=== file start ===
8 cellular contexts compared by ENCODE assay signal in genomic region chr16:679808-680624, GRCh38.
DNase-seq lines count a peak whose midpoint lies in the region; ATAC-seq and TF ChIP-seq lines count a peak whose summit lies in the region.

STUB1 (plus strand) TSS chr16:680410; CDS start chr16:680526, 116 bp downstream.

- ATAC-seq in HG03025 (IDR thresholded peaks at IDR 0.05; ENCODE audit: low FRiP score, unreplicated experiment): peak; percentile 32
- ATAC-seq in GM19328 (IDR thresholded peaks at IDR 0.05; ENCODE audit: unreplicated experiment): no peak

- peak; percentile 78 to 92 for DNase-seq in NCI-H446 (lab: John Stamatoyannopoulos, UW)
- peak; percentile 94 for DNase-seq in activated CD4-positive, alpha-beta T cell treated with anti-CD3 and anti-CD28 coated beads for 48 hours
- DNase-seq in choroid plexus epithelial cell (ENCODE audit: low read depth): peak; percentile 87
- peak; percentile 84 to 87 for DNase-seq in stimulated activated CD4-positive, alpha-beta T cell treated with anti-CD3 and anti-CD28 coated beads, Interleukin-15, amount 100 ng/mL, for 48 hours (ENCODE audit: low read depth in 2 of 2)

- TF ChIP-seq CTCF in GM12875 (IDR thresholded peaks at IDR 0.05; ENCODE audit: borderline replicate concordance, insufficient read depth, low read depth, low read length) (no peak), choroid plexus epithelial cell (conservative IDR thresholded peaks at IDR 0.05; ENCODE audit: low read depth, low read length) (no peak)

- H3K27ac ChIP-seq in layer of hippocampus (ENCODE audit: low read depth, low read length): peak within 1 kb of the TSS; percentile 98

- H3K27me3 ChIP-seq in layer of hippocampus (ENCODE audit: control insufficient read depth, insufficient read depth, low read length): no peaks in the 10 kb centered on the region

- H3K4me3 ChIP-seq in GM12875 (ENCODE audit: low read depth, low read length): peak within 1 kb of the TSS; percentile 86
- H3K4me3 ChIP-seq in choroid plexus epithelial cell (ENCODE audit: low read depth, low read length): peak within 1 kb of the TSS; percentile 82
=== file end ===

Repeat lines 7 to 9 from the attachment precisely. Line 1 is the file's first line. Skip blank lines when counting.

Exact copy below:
- peak; percentile 94 for DNase-seq in activated CD4-positive, alpha-beta T cell treated with anti-CD3 and anti-CD28 coated beads for 48 hours
- DNase-seq in choroid plexus epithelial cell (ENCODE audit: low read depth): peak; percentile 87
- peak; percentile 84 to 87 for DNase-seq in stimulated activated CD4-positive, alpha-beta T cell treated with anti-CD3 and anti-CD28 coated beads, Interleukin-15, amount 100 ng/mL, for 48 hours (ENCODE audit: low read depth in 2 of 2)